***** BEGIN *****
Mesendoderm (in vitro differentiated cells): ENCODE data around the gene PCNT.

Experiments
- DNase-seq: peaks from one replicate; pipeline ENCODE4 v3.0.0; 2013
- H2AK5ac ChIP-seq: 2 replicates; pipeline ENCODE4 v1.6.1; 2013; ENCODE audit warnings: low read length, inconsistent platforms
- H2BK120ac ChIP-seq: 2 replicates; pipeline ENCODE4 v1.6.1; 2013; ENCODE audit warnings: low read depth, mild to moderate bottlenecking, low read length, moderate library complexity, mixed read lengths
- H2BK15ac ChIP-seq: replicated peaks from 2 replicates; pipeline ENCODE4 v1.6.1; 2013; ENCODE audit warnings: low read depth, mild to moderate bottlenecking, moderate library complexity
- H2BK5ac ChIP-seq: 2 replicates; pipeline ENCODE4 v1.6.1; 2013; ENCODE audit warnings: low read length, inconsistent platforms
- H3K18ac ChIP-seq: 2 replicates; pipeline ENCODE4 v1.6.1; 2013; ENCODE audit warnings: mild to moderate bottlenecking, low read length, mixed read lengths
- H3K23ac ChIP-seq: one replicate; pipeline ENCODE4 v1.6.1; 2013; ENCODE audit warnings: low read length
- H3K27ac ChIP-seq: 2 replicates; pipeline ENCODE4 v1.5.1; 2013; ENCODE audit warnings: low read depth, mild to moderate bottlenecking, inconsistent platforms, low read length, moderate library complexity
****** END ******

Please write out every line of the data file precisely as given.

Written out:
Mesendoderm (in vitro differentiated cells): ENCODE data around the gene PCNT.

Experiments
- DNase-seq: peaks from one replicate; pipeline ENCODE4 v3.0.0; 2013
- H2AK5ac ChIP-seq: 2 replicates; pipeline ENCODE4 v1.6.1; 2013; ENCODE audit warnings: low read length, inconsistent platforms
- H2BK120ac ChIP-seq: 2 replicates; pipeline ENCODE4 v1.6.1; 2013; ENCODE audit warnings: low read depth, mild to moderate bottlenecking, low read length, moderate library complexity, mixed read lengths
- H2BK15ac ChIP-seq: replicated peaks from 2 replicates; pipeline ENCODE4 v1.6.1; 2013; ENCODE audit warnings: low read depth, mild to moderate bottlenecking, moderate library complexity
- H2BK5ac ChIP-seq: 2 replicates; pipeline ENCODE4 v1.6.1; 2013; ENCODE audit warnings: low read length, inconsistent platforms
- H3K18ac ChIP-seq: 2 replicates; pipeline ENCODE4 v1.6.1; 2013; ENCODE audit warnings: mild to moderate bottlenecking, low read length, mixed read lengths
- H3K23ac ChIP-seq: one replicate; pipeline ENCODE4 v1.6.1; 2013; ENCODE audit warnings: low read length
- H3K27ac ChIP-seq: 2 replicates; pipeline ENCODE4 v1.5.1; 2013; ENCODE audit warnings: low read depth, mild to moderate bottlenecking, inconsistent platforms, low read length, moderate library complexity